ON many accounts, the following Sketches are very interesting and valuable. The period of time which they cover was one of astonishing movements in social, political, and religious affairs. The opening of the nineteenth century was an important era among the nations, and especially was it important in the history of our own country.
In various departments of human interest, the period since then has been very full of both thought and action. The ecclesiastical world has been all astir with vital forces which have accomplished, already, wonderful things at home and abroad, and which promise to do even greater things in future times. The wide field of Christian missions, which previously to the year 1800 presented such a sad picture to the benevolent heart, has since then become the area of most cheering and happy influences and effects. A state of things existed in the Church of Christ such as to afford small comfort and hope to the lover of his race; but the Spirit of God was richly poured out upon the hearts of true men and women, and the result has been most glorious.
In every branch of the Church new life and power have been inspired and developed, and the cause of Christ marches forward, with rapid and steady strides, to ultimate victory. The Presbyterian household of faith has, since A.D. 1800, expanded without a parallel in its previous history. The Cumberland Presbyterian portion of that household was organized into a separate family since that date, and, by God's abundant blessing, has grown into quite a considerable body of believers. Rev. Samuel McAdow, the sketch of whose life is first in this volume, was one of the three ministers who constituted its first presbytery, on the fourth day of February, 1810, now near sixty-four years ago. The whole intervening space in our Church's history, from then until now, is here surveyed in the lives of some of its devoted men, including those of the man of wondrous pulpit power, C.A. Davis, D.D., and the man of broad and truly catholic views, Milton Bird, D.D.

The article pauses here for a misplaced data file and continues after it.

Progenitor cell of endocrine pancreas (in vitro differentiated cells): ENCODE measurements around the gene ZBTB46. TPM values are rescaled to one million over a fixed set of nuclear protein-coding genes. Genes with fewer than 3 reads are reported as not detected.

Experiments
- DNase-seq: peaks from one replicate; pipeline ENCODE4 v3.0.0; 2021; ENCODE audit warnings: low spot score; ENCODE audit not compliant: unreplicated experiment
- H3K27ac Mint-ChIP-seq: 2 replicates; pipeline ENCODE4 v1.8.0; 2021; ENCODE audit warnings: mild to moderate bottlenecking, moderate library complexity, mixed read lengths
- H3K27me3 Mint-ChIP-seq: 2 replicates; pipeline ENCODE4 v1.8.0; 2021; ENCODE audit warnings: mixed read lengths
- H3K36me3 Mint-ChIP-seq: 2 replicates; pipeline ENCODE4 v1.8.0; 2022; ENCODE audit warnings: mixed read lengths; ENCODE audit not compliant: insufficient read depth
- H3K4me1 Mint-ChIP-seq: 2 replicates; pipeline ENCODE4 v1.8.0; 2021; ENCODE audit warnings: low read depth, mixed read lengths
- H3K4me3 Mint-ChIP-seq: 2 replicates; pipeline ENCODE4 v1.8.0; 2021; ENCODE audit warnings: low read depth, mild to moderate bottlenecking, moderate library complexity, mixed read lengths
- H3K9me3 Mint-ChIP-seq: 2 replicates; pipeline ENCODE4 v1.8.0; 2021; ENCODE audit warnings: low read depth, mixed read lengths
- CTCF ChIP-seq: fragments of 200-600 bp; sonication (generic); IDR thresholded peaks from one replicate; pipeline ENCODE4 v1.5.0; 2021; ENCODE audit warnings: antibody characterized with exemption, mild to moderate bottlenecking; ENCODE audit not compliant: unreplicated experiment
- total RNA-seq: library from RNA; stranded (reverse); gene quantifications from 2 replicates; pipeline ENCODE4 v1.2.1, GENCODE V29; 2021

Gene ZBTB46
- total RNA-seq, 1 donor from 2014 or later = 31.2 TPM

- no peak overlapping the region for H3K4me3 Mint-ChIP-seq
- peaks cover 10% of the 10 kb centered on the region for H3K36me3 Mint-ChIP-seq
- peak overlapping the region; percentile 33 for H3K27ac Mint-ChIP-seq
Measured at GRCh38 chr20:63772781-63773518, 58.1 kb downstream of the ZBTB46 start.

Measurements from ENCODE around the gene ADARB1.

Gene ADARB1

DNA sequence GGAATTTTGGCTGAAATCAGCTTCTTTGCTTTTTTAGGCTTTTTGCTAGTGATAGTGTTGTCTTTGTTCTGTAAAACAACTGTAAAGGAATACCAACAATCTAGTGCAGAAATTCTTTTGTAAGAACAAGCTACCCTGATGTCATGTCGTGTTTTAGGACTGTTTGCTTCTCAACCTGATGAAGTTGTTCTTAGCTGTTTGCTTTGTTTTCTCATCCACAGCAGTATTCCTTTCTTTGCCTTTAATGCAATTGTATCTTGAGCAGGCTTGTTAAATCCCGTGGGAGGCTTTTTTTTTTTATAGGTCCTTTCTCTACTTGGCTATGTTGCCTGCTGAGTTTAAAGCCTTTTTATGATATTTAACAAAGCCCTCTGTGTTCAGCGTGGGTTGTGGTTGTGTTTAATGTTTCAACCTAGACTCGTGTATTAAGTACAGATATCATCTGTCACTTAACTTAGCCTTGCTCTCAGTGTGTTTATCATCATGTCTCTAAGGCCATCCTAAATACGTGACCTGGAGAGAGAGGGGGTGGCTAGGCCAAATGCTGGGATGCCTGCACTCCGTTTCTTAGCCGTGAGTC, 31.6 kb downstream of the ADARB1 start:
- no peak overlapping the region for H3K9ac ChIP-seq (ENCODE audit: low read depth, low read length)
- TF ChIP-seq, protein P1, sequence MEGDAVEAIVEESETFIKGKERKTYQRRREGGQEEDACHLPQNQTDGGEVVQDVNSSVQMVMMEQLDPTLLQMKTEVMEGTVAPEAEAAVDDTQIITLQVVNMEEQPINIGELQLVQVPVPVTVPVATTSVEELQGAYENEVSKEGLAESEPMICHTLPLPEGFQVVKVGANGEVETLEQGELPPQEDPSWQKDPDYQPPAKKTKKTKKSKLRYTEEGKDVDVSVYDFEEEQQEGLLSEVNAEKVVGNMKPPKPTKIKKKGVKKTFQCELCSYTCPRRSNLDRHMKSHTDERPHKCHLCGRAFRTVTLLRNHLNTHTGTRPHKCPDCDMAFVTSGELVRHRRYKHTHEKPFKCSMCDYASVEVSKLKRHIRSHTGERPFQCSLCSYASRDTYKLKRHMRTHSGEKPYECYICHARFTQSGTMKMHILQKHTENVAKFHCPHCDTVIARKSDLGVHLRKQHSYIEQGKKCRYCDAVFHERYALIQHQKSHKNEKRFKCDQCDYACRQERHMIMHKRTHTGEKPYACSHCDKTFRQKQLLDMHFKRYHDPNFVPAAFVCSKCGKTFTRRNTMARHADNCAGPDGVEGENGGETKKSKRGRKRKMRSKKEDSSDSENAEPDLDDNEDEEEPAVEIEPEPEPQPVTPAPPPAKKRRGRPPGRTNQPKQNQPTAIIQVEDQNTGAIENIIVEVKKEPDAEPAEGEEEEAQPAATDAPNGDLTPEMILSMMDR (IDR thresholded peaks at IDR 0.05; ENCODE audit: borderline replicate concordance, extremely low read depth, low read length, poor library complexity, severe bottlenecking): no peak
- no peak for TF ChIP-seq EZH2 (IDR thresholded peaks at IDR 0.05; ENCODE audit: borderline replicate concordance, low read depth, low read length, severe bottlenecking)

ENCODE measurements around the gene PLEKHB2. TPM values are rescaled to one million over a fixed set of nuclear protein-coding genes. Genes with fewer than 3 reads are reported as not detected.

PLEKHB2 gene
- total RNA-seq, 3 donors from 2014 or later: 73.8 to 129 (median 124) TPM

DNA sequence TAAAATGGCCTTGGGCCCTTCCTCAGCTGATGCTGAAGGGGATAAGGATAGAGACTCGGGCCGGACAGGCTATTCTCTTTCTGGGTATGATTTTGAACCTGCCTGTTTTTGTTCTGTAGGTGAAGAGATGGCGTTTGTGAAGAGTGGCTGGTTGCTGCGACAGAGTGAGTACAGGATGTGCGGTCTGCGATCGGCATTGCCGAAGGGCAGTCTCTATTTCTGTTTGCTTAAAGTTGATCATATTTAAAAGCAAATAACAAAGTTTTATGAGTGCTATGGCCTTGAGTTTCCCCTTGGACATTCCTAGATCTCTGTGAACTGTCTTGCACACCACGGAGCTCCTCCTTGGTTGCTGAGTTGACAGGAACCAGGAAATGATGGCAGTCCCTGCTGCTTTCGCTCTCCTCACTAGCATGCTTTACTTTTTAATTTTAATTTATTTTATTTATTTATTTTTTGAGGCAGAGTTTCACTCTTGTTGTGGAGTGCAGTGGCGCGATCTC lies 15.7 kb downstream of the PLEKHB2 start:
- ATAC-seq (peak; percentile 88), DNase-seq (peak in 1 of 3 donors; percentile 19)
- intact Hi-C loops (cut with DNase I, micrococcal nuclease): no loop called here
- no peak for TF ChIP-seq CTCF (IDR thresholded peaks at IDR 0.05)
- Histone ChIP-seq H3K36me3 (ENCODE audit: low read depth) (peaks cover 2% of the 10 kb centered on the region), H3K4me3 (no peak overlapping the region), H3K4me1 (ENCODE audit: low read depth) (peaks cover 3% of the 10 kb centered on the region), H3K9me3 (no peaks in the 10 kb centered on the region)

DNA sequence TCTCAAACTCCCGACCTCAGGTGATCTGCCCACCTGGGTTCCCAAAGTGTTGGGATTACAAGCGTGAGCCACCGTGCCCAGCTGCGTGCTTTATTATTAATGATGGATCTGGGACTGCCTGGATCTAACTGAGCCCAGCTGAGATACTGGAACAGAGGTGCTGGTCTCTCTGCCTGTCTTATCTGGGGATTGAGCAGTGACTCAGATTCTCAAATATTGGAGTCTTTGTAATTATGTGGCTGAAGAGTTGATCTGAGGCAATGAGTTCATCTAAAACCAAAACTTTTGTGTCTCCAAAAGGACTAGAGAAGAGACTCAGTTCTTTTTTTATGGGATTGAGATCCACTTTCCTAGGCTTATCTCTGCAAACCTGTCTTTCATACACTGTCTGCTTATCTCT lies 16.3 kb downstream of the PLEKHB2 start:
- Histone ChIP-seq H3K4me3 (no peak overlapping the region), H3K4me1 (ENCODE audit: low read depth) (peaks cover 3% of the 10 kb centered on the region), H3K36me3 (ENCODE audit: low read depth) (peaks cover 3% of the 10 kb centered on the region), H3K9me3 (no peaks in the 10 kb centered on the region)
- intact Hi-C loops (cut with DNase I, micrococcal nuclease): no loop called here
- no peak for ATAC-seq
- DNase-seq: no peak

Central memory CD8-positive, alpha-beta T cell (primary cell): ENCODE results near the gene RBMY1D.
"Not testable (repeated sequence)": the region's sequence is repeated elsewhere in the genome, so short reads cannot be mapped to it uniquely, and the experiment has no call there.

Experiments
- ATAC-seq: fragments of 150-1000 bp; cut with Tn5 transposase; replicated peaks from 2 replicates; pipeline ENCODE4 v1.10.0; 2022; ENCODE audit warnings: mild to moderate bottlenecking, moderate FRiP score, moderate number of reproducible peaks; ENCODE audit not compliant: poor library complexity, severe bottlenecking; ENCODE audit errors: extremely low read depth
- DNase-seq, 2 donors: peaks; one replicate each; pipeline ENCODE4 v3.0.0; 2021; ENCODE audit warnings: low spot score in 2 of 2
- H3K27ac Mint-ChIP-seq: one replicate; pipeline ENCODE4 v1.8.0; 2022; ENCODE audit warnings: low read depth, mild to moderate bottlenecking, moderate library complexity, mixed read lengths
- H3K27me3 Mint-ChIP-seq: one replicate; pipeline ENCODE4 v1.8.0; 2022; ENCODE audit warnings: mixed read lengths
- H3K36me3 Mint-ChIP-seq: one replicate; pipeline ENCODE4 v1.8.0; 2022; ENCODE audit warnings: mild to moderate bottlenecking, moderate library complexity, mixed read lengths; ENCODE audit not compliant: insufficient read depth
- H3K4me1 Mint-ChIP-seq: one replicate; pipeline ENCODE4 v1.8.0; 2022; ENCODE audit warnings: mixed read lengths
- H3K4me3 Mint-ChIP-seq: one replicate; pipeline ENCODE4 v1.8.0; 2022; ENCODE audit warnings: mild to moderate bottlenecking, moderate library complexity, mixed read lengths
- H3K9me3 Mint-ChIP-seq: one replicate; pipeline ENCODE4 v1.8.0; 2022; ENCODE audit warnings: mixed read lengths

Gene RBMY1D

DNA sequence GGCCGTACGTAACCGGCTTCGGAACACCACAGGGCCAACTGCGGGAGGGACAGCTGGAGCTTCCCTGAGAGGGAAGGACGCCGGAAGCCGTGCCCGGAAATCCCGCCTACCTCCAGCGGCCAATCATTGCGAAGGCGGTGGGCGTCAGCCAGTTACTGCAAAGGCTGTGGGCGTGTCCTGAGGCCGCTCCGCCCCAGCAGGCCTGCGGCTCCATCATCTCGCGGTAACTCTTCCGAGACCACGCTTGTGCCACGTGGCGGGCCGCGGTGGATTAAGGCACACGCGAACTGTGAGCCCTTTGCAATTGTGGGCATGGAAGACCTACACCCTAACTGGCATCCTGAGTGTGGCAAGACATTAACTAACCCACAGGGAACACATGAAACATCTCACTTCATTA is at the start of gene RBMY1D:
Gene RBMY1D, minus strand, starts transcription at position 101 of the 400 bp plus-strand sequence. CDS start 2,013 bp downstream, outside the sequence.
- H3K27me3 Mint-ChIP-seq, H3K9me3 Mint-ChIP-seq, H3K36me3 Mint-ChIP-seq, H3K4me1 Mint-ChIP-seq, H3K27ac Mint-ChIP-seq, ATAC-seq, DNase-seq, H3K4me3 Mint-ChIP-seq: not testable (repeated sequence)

Not the least interesting thought connected with these Sketches is that their venerable author, whose long life in his Church's service has been so fruitful of good works, whose eighth decade of years is beautifully iklustrating the Psalmist's words, "They shall still bring forth fruit in old age," was himself a participant in much of the experience of the times he records, and that he intimately knew many of the noble characters he presents to our view. This, his last book of Sketches, must some day be followed by one written by another hand, in which his own excellent career shall be prominently portrayed by a faithful and loving pen.
M. B. DEWITT, Book Editor.
NASHVILLE, TENN., Jan. 1, 1874.
REV. SAMUEL MCADOW 7 REV. ALEXANDER ANDERSON 27 REV. JACOB LINDLEY, D.D. 45 REV. JAMES BROWN PORTER 70 REV. ROBERT BELL 95 REV. WILLIAM HARRIS 121 REV. ALEXANDER CHAPMAN 148 REV. WILLIAM BARNETT 174 REV. JOHN BARNETT 186 REV. JOHN MCCUTCHEN BERRY 198 REV. JOSEPH BROWN 217 REV. REUBEN BURROW, D.D. 240 REV. JOHN BEARD 266 REV. LABAN JONES 277 REV. HUGH BONE HILL 298 REV. SILAS NEWTON DAVIS 321 REV. MILTON BIRD, D.D. 339 REV. WILLIAM CALHOUN LOVE 356 REV. SUMNER BACON 375 REV. CLAIBORNE ALBERT DAVIS, D.D. 380
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